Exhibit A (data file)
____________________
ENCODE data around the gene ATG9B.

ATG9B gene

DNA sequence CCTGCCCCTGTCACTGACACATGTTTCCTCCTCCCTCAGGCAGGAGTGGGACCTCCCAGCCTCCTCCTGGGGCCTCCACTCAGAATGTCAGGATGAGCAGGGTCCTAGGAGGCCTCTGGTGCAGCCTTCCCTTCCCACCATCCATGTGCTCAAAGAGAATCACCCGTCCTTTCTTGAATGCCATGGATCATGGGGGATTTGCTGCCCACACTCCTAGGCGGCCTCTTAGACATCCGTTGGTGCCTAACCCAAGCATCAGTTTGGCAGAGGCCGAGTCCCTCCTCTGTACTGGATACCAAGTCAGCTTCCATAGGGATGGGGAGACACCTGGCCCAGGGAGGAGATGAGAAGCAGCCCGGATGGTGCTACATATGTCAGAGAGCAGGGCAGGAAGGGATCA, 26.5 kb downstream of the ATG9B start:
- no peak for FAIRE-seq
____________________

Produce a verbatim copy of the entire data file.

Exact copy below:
ENCODE data around the gene ATG9B.

ATG9B gene

DNA sequence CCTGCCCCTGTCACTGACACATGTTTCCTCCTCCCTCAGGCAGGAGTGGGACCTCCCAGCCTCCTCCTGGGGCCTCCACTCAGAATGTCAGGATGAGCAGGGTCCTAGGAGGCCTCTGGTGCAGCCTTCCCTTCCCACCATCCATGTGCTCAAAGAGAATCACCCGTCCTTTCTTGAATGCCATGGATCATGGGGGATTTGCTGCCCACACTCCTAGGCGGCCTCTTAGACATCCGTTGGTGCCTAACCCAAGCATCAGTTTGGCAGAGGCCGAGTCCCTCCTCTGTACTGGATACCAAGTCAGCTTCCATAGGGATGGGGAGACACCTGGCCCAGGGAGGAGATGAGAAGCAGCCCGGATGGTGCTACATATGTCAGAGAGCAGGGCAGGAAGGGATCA, 26.5 kb downstream of the ATG9B start:
- no peak for FAIRE-seq